Germany has decided to stop exports of arms to Saudi Arabia because of “instability in the region,” German daily Bild reported yesterday.
Weapons orders from Saudi Arabia have either been “rejected, pure and simple,” or deferred for further consideration, the newspaper said, adding that the information has not been officially confirmed.
The decision was taken on Wednesday by the German Federal Security Council, a government body that includes German Chancellor Angela Merkel, Vice Chancellor Sigmar Gabriel and seven other ministers, it said.
“According to government sources, the situation in the region is too unstable to ship arms there,” added the daily.
Saudi Arabia follows a strict and highly conservative form of Islam, and, as home to some of the religion’s holiest sites, plays a key role as a spiritual leader for Sunni Muslims and mediator in the Middle East.
Its importance was made clear on Saturday when world leaders converged on Riyadh to offer condolences following the death of King Abdullah, including Britain’s prime minister and France’s president.
Germany was represented by former president Christian Wulff.
The kingdom is “one of the most important clients of Germany’s arms industry,” with 360 million euros (US$403 million) of arms shipments authorized in 2013, Bild said.
However, it has also come under fire from human rights groups for its harsh treatment of religious minorities and women, as well as the lack of transparency in its legal system.
A survey carried out for Bild found that 78 percent of Germans believe Berlin should stop selling arms to Saudi Arabia — and a further 60 percent want to break off trade ties all together — due to human rights violations.
EVOLVING SITUATION: Of the latest cases, 23 percent were found to be asymptomatic, but the coronavirus strain in Da Nang is more contagious, authorities said A COVID-19 outbreak that began in the Vietnamese city of Da Nang more than a week ago has spread to at least four city factories with a combined workforce of about 3,700, state media reported yesterday. Four cases were found at the plants in different industrial parks in the central city that collectively employ 77,000 people, the Lao Dong newspaper said. Vietnam, praised widely for its decisive measures to combat the novel coronavirus since it first appeared in late January, is battling new clusters of infection having gone for more than three months without detecting any domestic transmissions. Authorities yesterday reported one new
WARNINGS OVER COMPLACENCY: The curves of new infections in numerous countries is climbing, while others see the the first new infections in months Spikes in COVID-19 infections in Asia have dispelled any notion that the region might be over the worst, with Australia and India yesterday reporting record daily infections, Vietnam fretting over a new surge and North Korea urging vigilance. Asian nations had largely prided themselves on rapidly containing initial outbreaks after the coronavirus emerged in central China late last year, but flare-ups this month have shown the danger of complacency. “We’ve got to be careful not to slip into some idea that there’s some golden immunity that Australia has in relation to this virus,” Australian Prime Minister Scott Morrison told reporters. Australia recorded its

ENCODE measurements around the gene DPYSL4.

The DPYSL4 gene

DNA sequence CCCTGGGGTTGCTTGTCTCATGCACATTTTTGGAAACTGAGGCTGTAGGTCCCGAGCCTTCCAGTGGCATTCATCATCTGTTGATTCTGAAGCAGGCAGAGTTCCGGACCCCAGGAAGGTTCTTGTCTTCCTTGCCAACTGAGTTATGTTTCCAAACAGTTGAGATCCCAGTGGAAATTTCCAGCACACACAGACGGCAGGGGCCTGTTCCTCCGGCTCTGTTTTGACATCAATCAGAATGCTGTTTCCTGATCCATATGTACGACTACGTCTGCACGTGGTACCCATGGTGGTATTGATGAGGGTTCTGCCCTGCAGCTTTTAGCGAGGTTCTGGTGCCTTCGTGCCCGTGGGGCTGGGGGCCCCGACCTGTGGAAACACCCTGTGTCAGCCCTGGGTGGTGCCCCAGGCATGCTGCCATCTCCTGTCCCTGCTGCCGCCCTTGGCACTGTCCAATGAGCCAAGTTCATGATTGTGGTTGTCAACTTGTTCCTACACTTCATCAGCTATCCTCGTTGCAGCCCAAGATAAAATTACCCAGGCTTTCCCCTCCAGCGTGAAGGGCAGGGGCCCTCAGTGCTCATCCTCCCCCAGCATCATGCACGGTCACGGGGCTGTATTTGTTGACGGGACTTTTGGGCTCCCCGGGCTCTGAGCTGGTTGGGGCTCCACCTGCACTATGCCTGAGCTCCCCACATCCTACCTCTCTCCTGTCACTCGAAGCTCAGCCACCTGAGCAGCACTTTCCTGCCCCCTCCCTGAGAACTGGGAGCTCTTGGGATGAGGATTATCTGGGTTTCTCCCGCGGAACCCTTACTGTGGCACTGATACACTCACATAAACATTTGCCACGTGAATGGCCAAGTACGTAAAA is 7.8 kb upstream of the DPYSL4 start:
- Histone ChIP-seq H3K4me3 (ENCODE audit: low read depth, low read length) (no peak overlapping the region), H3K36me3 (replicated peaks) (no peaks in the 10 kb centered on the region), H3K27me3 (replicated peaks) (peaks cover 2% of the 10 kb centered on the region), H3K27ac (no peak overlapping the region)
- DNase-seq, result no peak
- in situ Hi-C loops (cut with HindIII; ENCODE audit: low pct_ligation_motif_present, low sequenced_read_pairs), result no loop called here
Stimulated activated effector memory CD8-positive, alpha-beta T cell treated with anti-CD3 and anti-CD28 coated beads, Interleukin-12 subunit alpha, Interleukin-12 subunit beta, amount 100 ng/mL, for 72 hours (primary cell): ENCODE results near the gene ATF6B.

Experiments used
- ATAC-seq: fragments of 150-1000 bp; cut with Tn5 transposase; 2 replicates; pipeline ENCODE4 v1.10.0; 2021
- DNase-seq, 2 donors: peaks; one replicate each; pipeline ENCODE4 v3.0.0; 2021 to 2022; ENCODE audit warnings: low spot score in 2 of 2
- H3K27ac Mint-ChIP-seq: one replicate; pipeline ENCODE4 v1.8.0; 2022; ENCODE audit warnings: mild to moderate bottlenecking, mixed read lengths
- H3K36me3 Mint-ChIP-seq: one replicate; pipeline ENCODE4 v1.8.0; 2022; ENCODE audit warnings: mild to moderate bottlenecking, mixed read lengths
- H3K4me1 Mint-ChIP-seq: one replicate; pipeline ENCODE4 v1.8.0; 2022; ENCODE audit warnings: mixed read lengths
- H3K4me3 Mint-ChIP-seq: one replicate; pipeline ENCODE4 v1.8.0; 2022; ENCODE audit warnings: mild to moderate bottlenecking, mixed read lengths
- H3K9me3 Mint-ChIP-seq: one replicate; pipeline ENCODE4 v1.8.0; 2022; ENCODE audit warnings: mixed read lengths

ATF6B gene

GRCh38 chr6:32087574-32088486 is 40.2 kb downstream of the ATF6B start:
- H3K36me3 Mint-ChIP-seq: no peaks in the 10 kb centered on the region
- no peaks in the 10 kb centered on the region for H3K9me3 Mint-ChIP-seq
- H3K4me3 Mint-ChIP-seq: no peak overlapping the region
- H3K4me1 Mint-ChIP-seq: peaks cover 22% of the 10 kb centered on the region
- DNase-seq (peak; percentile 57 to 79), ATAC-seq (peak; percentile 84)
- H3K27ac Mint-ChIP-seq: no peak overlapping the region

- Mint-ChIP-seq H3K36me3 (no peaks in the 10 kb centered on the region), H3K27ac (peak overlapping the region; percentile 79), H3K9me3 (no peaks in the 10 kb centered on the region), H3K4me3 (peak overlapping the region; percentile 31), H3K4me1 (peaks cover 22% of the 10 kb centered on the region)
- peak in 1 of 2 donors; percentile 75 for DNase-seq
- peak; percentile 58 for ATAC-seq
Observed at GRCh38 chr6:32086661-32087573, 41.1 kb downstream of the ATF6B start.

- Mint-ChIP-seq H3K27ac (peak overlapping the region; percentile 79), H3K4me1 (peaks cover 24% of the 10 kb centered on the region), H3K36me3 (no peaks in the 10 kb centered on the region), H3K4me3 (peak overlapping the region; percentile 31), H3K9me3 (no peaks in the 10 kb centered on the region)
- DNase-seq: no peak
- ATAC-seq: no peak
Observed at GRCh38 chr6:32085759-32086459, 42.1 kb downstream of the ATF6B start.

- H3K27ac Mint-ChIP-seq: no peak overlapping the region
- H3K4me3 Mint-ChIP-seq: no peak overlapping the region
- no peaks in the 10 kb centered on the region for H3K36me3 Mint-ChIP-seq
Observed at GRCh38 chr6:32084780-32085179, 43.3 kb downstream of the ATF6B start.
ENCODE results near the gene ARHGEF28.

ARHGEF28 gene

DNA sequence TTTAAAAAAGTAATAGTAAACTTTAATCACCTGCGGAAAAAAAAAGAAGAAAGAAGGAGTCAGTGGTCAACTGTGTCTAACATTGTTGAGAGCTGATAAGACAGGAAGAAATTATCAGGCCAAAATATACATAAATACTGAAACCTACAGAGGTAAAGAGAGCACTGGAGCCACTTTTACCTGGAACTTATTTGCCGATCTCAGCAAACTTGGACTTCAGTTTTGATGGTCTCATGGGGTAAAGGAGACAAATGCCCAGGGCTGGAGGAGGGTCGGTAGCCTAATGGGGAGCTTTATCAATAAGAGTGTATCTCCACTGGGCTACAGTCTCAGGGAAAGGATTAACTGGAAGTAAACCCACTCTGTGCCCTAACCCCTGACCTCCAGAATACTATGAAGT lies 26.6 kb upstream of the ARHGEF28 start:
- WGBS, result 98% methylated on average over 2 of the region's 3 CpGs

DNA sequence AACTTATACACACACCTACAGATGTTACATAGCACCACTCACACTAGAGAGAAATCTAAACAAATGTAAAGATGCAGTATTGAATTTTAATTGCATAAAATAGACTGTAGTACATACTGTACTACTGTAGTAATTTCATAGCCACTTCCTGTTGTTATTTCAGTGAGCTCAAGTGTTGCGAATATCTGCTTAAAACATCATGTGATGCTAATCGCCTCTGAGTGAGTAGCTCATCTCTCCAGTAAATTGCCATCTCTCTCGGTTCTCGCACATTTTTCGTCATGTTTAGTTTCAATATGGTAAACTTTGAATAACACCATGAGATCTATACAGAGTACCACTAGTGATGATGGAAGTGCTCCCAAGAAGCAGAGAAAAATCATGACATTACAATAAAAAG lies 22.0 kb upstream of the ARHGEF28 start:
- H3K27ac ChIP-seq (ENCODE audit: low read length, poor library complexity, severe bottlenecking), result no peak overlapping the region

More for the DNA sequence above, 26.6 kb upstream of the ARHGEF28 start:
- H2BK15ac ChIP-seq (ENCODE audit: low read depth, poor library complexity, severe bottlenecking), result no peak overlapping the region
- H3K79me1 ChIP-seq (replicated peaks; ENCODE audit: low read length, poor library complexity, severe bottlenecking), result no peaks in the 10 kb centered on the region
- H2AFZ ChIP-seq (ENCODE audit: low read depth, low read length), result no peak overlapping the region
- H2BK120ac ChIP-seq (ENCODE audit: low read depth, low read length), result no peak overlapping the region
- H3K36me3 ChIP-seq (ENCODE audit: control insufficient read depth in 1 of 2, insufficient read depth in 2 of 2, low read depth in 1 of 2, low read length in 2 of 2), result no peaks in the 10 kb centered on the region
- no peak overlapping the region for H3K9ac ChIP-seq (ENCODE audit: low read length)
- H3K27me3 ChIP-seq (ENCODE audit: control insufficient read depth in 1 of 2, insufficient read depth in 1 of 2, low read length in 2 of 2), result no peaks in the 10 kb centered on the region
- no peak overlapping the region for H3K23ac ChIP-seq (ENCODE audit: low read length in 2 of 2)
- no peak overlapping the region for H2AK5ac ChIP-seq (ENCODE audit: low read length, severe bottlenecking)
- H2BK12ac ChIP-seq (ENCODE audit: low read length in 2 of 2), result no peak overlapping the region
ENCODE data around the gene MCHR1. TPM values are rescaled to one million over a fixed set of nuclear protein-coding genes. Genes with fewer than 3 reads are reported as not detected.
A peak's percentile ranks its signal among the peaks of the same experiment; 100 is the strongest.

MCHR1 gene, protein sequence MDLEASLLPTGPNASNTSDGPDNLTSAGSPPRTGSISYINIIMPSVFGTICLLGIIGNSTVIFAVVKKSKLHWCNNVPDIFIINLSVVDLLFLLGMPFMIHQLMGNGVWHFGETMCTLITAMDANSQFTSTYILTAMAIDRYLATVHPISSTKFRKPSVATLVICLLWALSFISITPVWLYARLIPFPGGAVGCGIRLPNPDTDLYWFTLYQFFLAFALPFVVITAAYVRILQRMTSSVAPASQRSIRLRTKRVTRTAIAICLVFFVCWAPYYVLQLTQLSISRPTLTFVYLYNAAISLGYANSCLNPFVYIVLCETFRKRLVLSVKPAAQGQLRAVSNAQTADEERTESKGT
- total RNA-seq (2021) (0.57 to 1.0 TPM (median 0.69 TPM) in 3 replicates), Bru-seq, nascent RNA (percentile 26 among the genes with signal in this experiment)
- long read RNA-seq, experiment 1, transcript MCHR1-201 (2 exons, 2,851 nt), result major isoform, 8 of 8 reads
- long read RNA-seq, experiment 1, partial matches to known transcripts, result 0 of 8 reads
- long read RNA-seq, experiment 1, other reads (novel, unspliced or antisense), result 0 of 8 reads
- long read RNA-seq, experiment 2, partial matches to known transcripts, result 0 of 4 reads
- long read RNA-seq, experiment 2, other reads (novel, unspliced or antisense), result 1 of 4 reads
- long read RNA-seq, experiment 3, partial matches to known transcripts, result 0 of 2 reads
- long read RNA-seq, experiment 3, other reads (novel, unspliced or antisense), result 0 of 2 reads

‘COVIDIOTS’: Politicians condemned the protest that came amid surging infections in the country, while a marcher said government-induced fear weakened the body Loudly chanting their opposition to masks and vaccines, thousands of people on Saturday gathered in Berlin to protest against COVID-19 restrictions before being dispersed by police. Police put turnout at about 20,000 — well below the 500,000 organizers had announced as they urged a “day of freedom” from months of virus curbs. Despite Germany’s comparatively low toll, authorities are concerned at a rise in infections over the past few weeks and politicians took to social media to criticize the rally as irresponsible. “We are the second wave,” shouted the crowd, a mixture of hard left and right and conspiracy theorists, as they converged
The Australian government yesterday said that it plans to give Google and Facebook three months to negotiate with media businesses fair pay for news content. In releasing a draft of a mandatory code of conduct, Canberra aims to succeed where other nations have failed in making tech firms pay for news siphoned from commercial media companies. Australian Treasurer Josh Frydenberg said that Google and Facebook would be the first platforms targeted by the proposed legislation, but others could follow. “It’s about a fair go for Australian news media businesses, it’s about ensuring that we have increased competition, increased consumer protection and a sustainable